Adrenal Cancer

1 What is Adrenal Cancer?

Adrenal cancer refers to the cancerous tumor of the adrenal glands located above each kidney.

Cancer usually affects the outer layer of the cells in the gland, called the adrenal cortex.

Adrenal glands play a very important role in many functions of the body through the production of hormones.

Adrenal cancer is more commonly found in the age group of 40-50 years. It is an aggressive form of cancer and may spread to other organs rapidly.

It is often diagnosed accidentally while screening for some other condition. Treating the condition early can cure adrenal cancer.

If the cancer cells spread to other organs and tissues, treatment is difficult.

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2 Symptoms

The excessive production of hormones from the adrenal glands results in the characteristic symptoms of adrenal cancer.

The cancerous tumor may press on nearby organs and tissue, leading to other types of symptoms.

In children, adrenal cancer may result in:

  • Excessive facial and pubic hair
  • Enlarged penis
  • Enlarged clitoris
  • Early puberty in girls

In adult women, adrenal cancer may produce subtle systems that may be hard to detect. It can sometimes remain asymptomatic until the tumor presses against the nearby organs.

Adrenal tumors may increase the production of androgen in women, resulting in increased facial hair and deepening of the voice.

In men, adrenal cancer may lead to increased production of the female hormone estrogen, resulting in enlargement of the breasts.

Some other common symptoms of adrenal cancer are:

3 Causes

The actual cause of Adrenal cancer is not known.

Conditions that increase the risk of developing adrenal cancer include:

  • Certain syndromes like Beckwith-Wiedemann syndrome and Li-Fraumeni syndrome
  • Polyps in the large intestine
  • Endocrine neoplasia

4 Making a Diagnosis

Medical history and physical examination are the first steps in the diagnosis of adrenal cancer.

Blood tests and urine analysis are also suggested.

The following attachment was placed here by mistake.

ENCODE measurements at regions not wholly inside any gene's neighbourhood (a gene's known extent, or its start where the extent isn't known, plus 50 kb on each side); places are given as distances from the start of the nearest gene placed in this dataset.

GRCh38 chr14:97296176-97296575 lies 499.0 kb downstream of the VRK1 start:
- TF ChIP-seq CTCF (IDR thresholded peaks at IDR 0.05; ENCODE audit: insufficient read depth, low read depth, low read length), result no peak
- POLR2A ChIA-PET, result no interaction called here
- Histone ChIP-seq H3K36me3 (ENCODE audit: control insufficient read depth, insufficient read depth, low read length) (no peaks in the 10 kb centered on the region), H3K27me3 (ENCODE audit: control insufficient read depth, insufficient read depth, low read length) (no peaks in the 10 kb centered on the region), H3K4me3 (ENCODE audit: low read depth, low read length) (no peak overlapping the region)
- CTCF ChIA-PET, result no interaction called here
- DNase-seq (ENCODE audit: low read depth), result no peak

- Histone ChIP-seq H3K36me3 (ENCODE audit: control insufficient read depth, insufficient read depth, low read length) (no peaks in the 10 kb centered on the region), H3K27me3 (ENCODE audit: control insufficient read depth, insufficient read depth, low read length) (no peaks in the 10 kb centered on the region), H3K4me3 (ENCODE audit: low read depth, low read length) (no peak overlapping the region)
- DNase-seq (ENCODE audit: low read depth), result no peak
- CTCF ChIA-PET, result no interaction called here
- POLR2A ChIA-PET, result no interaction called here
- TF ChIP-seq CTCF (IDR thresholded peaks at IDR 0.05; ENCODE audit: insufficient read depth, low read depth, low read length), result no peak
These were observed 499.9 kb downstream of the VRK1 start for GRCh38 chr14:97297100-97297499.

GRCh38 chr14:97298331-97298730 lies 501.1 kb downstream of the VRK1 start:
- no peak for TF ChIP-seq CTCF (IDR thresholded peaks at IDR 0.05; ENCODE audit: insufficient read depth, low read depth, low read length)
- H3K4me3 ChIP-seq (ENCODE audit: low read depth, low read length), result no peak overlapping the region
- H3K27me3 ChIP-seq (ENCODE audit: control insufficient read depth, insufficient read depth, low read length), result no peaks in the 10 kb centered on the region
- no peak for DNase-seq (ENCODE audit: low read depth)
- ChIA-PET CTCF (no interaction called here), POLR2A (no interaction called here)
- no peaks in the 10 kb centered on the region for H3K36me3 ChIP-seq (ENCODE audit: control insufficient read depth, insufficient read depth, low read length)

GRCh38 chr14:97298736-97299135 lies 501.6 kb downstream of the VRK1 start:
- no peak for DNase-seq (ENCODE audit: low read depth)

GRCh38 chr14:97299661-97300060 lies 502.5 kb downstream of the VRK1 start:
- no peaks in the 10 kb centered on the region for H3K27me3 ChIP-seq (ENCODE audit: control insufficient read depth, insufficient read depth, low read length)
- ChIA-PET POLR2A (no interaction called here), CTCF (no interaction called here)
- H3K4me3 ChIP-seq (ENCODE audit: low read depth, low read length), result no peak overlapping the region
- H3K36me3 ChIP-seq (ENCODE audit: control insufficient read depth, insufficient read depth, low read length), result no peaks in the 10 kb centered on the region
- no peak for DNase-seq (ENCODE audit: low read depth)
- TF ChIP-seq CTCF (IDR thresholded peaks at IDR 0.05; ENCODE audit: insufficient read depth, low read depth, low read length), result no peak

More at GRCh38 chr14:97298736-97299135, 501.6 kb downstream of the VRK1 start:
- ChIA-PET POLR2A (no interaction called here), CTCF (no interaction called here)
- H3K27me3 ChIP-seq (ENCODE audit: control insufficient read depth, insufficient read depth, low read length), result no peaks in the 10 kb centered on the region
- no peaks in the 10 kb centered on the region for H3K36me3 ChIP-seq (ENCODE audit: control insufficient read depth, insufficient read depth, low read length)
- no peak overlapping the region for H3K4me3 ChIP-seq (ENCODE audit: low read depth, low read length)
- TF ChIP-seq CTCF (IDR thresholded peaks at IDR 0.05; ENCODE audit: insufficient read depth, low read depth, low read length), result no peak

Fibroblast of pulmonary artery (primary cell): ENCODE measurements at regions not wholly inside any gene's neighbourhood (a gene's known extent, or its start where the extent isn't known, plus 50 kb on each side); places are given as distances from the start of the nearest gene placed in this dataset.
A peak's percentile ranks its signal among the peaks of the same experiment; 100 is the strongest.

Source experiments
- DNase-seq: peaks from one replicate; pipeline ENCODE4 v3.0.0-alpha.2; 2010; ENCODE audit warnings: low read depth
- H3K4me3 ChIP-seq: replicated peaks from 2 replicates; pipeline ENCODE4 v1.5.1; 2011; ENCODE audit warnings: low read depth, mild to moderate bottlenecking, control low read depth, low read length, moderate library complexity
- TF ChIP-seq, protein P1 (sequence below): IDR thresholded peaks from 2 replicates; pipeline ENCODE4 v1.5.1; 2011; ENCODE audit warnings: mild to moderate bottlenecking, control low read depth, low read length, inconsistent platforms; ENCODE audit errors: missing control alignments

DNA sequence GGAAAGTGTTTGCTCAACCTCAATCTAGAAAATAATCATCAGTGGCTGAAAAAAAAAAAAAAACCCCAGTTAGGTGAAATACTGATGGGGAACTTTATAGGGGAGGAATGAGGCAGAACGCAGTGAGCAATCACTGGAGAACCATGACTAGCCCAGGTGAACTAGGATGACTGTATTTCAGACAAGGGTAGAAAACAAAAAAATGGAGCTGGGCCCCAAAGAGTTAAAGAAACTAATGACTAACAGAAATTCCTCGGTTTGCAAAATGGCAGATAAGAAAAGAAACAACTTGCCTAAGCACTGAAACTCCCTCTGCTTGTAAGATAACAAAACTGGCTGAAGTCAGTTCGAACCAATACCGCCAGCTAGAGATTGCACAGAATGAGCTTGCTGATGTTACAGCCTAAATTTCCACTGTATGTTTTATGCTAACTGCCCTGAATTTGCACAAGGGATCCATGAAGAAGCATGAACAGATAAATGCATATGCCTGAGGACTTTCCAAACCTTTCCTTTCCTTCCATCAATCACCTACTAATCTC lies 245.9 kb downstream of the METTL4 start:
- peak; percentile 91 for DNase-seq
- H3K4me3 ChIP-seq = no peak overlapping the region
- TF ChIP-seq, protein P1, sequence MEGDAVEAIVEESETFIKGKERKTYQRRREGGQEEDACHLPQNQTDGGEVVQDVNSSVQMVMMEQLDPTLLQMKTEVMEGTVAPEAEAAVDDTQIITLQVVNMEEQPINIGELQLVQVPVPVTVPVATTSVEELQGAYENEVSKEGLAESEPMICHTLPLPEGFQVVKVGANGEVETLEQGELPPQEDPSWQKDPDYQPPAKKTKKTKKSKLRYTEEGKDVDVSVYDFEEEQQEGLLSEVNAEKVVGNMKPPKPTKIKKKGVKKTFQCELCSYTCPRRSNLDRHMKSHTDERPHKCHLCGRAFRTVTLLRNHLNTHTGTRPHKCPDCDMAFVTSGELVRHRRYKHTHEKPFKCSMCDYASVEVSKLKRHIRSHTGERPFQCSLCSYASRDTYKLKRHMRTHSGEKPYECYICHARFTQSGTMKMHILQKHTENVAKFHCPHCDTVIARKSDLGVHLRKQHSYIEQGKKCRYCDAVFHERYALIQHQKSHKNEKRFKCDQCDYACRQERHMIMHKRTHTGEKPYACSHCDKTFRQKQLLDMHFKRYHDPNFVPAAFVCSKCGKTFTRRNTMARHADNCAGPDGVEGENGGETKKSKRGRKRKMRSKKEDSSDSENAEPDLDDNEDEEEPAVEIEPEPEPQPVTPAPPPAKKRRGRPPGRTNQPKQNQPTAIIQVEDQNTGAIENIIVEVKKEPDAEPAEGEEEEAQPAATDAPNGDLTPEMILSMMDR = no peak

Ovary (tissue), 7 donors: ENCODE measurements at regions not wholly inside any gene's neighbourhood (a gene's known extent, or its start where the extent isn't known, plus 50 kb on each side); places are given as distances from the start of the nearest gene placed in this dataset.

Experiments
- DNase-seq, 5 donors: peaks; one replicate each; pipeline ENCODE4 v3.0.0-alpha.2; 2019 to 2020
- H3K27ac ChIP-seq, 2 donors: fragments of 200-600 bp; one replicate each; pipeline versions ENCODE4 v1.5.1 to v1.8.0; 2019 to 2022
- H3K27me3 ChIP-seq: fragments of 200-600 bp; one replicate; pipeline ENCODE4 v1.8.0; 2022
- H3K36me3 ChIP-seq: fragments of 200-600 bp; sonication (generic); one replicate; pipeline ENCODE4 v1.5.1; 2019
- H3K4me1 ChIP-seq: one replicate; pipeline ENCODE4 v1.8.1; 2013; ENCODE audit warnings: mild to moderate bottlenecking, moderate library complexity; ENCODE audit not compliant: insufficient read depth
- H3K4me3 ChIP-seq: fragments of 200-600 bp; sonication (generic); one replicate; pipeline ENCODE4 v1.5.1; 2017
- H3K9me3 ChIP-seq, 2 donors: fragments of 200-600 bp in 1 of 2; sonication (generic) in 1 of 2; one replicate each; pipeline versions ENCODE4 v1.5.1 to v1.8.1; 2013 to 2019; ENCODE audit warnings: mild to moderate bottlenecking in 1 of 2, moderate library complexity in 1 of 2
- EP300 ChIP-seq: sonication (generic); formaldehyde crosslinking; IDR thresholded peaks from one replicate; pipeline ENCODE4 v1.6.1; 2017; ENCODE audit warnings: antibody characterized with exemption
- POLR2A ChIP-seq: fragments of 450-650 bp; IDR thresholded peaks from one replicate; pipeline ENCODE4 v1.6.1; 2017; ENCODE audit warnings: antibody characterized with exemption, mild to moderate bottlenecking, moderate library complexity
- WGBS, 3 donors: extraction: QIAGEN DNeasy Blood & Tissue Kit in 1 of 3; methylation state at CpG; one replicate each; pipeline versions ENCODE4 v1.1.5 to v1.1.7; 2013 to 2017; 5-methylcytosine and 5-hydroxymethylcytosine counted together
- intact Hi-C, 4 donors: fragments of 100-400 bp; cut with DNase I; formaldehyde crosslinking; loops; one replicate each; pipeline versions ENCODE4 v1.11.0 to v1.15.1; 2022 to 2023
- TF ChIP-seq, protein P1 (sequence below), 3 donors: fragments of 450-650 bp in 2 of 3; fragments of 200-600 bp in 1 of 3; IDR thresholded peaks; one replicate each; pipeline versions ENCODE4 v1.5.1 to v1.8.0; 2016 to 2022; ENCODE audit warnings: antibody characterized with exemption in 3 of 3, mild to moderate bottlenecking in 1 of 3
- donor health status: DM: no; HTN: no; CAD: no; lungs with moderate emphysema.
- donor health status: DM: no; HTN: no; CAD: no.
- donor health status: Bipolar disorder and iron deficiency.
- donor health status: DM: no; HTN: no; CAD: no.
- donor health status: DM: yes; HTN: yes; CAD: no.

Some other common tests recommended for the diagnosis include a biopsy, CT scans, PET scans, and an adrenal angiography.

5 Treatment

Starting treatment as early as possible is the best way to cure adrenal cancer.

Surgical treatment

The standard treatment for cancer includes surgery, radiation therapy, and chemotherapy. In some cases, doctors recommend an adrenalectomy, the surgical removal of the adrenal glands.

If cancerous cells have spread to the neighboring tissues, lymph nodes and tissues surrounding the adrenal glands may also be removed.

Radiation and chemotherapy

Radiation therapy is used to kill or stop the growth of cancerous cells.

Chemotherapy also aids in stopping the growth of the cancer cells in the glands. Chemotherapy may be used alone or in combination with other forms of therapy to treat adrenal cancer.

Alternative treatments

When the tumor cells are too large to be removed by surgery, cryoablation is suggested. With this method, the cancer cells are frozen.

Medications are also provided to prevent the excessive production of adrenal hormones, particularly in stage 3 and 4 of adrenal cancer.

6 Alternative and Homeopathic Remedies

Although many alternative remedies are suggested for the treatment of adrenal cancer, none of them have proven scientific evidence.

Herbal preparation methods, dietary supplements, physical therapy, hydrotherapy, acupuncture, and chiropractic care are attempted as alternate treatment strategies.

7 Lifestyle and Coping

Following a healthy diet and exercise regimen helps to cope with the treatment effects of adrenal cancer.

Follow-up visits with the doctor are very important.

Having a supportive family also helps to cope with the condition better.

8 Risks and Complications

There are several common factors that increase the risk and affect complications of Adrenal cancer.

The excessive production of hormones may result in Cushing’s syndrome or Conn’s syndrome.

9 Related Clinical Trials